Ubuntu 9.10 Karmic Koala was officially released overnight and marked the eleventh release of the distribution. It's attractive, polished and measured, but fails "the grandma test".
When Ubuntu 9.04 arrived, ZDNet.com.au news editor Renai LeMay hailed it "as slick and beautiful as Mac OS X or Windows 7" and the distro has certainly not gone backwards since then.
In the following video is a CNET TV prizefight between Snow Leopard and Windows 7:
After watching this video, I believe that Ubuntu would be a contender if not the winner in this prizefight. It would certainly hold its own in interface stakes. Compiz (Ubuntu's enhanced graphical interface, which allows opaque windows) is the equal to Aero for Windows or Aqua for the Mac. In fact, making Compiz look and behave like either Aqua or Aero is a cinch. Ubuntu would hold its ground in stability too (it is a Linux distro after all) and would win in performance and compatibility — Ubuntu goes on hardware where Windows 7 and OS X fear to tread. It might suffer in unique features but would gain full points for value.
But if you follow the Ubuntu release trail, you are not going to be blown away by 9.10. It's a lot of 9.04 with another coat of varnish.
In a response to the photo gallery of Ubuntu 9.10 we did earlier in the week, one Twitter user wrote: "Ubuntu 9.10 Karmic Koala: 'Highlights ... include the addition of a new boot screen, an updated default theme...' Uhm, these are highlights?"
That is the reality of this release. It is not bursting with desktop transforming killer new features and applications, it's a release that has expanded to the cloud and the netbook, while focusing on fixing pain points for the desktop.
The One Hundred Paper Cuts project focused on "trivially fixable usability bugs that the average user would encounter on his/her first day of using a brand new installation", and although around only 50 bugs have been fixed, it does improve the desktop experience.
On the gloriously gushing side of improvements in this distribution is kernel mode-setting (KMS); if you have an Intel graphics chip then KMS is great. To have no more screen blinking on boot is fantastic, but this is how it should work. Non-Linux users though won't be converted with the "KMS means the boot to log-in to desktop sequence is seamless" argument.
When it comes to the new Ubuntu One service though, users of DropBox will feel that they have seen it all before; and at this time, they have a point. Beyond the integration with Tomboy, it behaves as a cloud storage service that is riddled with web server errors. The Ubuntu One site may say that it is beta — it is truly worthy of that status — but rolling it in with Ubuntu when it is clearly incomplete leaves a sour taste. Ubuntu One is not ready for prime-time and needs improvements now. To be fair I do expect that in the coming weeks it will come up to par.
However, the loop-jumping needed to set up synchronisation between Tomboy and Ubuntu One, getting contacts in Evolution, and synchronising Firefox bookmarks should not need tutorials that intense. Ubuntu controls the cloud service and the desktop clients, therefore it should be possible to have a Ubuntu One control panel with check-box selection to enable these services which would make it much easier for users.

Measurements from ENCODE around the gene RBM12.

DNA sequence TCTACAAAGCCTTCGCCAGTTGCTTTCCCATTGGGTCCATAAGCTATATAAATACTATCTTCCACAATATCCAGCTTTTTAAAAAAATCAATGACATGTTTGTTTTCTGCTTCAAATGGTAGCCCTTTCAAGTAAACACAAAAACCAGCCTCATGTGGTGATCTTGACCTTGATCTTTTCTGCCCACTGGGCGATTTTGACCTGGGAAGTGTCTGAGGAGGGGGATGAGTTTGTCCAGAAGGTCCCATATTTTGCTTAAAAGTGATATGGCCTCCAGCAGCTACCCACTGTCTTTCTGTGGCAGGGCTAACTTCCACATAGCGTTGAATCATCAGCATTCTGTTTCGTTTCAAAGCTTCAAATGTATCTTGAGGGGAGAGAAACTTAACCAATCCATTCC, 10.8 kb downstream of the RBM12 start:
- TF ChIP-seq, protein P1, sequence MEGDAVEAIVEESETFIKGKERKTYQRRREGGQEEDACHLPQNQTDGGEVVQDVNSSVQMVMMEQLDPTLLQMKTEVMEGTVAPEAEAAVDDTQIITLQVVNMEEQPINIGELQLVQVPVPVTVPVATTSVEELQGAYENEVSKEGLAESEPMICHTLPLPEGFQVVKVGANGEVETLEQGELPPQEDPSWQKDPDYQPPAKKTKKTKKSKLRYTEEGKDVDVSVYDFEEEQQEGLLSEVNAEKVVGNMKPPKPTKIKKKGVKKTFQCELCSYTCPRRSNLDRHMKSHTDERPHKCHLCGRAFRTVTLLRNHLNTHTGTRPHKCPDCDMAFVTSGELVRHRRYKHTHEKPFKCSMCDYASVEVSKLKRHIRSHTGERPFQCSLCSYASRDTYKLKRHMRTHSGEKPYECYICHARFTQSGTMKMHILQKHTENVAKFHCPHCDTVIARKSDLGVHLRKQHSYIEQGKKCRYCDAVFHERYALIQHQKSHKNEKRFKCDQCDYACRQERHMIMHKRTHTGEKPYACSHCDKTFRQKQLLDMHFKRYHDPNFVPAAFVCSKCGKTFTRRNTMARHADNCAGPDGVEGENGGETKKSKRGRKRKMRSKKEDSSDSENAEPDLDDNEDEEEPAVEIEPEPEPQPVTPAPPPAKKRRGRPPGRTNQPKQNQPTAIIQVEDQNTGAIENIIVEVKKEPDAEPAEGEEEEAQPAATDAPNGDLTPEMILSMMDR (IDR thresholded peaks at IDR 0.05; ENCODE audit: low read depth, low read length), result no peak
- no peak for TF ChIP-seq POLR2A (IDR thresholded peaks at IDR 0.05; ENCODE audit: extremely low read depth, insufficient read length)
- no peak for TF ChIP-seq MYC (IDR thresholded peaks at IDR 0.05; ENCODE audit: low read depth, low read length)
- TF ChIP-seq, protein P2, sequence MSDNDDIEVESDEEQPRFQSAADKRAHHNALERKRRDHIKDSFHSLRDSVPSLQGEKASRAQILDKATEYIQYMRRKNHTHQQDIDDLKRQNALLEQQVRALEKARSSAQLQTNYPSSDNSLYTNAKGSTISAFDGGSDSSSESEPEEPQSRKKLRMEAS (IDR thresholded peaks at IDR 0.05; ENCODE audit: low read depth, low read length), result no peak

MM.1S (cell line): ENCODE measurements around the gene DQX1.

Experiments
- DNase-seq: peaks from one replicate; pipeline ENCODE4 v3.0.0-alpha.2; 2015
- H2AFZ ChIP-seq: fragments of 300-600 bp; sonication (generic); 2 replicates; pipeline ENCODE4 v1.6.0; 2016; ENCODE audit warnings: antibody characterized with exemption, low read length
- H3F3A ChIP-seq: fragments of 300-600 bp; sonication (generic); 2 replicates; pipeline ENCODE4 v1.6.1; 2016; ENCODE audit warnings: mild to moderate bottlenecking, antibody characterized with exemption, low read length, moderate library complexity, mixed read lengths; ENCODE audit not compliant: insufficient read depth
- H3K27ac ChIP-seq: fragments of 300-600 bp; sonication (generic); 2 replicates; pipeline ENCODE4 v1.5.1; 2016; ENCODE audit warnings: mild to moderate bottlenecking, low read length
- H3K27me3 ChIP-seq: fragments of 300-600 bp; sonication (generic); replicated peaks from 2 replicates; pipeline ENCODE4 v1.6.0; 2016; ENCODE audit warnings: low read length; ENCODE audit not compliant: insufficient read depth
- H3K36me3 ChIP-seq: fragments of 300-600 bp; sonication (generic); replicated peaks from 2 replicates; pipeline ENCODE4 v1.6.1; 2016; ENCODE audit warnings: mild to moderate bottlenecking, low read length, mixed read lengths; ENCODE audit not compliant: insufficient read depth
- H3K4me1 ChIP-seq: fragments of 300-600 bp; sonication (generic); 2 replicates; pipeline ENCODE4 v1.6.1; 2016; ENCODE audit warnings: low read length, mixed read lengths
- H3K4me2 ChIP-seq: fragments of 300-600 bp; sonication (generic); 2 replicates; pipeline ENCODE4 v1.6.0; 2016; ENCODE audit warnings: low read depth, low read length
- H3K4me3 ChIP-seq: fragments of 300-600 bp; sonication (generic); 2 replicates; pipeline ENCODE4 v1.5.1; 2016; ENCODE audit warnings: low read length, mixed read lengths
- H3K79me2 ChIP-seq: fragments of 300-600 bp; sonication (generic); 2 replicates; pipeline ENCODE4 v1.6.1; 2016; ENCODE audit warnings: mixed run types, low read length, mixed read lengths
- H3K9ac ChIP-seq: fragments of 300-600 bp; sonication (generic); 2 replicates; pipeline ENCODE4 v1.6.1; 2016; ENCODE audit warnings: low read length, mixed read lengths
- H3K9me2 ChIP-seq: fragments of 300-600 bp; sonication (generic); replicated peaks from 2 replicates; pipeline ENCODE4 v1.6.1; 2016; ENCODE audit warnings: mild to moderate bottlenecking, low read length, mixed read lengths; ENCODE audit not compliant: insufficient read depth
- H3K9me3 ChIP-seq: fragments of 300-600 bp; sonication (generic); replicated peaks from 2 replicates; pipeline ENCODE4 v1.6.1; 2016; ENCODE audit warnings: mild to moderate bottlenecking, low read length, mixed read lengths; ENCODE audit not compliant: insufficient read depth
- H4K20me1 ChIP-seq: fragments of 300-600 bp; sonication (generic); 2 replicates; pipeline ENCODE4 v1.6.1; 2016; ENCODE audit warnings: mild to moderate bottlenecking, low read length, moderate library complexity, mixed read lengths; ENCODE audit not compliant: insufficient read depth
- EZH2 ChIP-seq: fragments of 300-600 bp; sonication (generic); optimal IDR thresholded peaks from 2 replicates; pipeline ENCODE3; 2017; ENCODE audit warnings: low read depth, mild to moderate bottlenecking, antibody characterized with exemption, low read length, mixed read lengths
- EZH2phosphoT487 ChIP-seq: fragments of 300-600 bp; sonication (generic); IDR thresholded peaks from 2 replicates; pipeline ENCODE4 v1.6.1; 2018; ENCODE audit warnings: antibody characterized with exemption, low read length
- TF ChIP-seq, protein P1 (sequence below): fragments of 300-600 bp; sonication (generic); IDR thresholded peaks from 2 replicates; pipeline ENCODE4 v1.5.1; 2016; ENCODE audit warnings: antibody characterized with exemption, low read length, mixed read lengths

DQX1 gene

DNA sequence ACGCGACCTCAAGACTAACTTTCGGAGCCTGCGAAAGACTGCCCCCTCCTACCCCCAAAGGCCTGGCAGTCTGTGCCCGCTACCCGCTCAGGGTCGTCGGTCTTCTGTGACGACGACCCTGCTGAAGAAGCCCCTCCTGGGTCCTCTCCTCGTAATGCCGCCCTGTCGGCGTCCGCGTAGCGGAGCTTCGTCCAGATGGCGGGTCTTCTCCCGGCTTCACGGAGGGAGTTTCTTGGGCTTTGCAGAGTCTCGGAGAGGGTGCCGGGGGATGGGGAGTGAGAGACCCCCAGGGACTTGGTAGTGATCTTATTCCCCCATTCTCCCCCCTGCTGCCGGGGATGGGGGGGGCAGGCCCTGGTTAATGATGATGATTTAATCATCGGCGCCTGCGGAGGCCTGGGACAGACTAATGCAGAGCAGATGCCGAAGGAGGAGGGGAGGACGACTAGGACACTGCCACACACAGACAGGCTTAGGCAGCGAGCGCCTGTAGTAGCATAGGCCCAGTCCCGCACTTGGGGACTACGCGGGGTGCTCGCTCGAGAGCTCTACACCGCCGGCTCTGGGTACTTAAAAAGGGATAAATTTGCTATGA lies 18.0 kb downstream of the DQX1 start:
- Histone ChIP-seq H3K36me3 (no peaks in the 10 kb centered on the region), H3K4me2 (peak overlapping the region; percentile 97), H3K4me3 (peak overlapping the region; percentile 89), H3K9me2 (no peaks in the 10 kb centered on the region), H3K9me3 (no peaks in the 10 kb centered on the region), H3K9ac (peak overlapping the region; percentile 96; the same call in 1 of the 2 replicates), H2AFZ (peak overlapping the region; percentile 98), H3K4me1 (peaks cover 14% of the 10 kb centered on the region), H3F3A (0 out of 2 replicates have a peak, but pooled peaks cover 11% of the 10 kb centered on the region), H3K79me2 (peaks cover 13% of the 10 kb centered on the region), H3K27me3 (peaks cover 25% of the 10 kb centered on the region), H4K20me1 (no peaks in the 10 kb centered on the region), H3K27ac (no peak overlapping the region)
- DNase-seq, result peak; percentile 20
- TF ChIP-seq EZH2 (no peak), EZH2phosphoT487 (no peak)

Ubuntu One is but the first reason why I believe Ubuntu continues to fail the "my grandma can use Ubuntu" test. A lack of comprehensive testing of graphics drivers is another reason why grandma could not use Ubuntu without a Linux-using grandson on speed dial.
In the past week I've had the distinctly unpleasant experience of having to downgrade an Intel driver package. A Ubuntu 9.04 laptop had its Intel graphics drivers updated by Synaptic to a version that did not work with my laptop's chip — it simply made the screen black — no prompts, no errors, no feedback.
In this instance, downgrading the updated packages was all that was needed to fix the problems, but it highlights two cases of inadequate testing of critical parts of the distributions.
If Ubuntu truly wishes to take the Linux desktop to the masses, then it must be cautious in preserving the environment that it wishes for mainstream users to use. I'm certain that if I presented my Ubuntu laptop with an X server crashing to "technically-savvy" non-Ubuntu users, then they would have a hard time working out how to downgrade the driver, let alone the regular "ma and pa" users that Ubuntu wants.
Having the ability to revert the X server back to a VGA driver "safe mode" so that users could fix package errors in the familiar graphical environment would be preferential to having the X server spewing errors or simply making the screen black, forcing novice users onto the command line.
Until the computer shop down the road is able to fix these types of problems — which is unlikely — then grandma, mum, dad, and the entire family are still going to need to have a Ubuntu support umbilical cord to the nearest Linux guru.
Cut that umbilical cord and Ubuntu will be ready to go mainstream, and even though I think it could very well be better than Windows and OS X, the problems encountered when things go wrong still prevents Ubuntu from reaching its potential.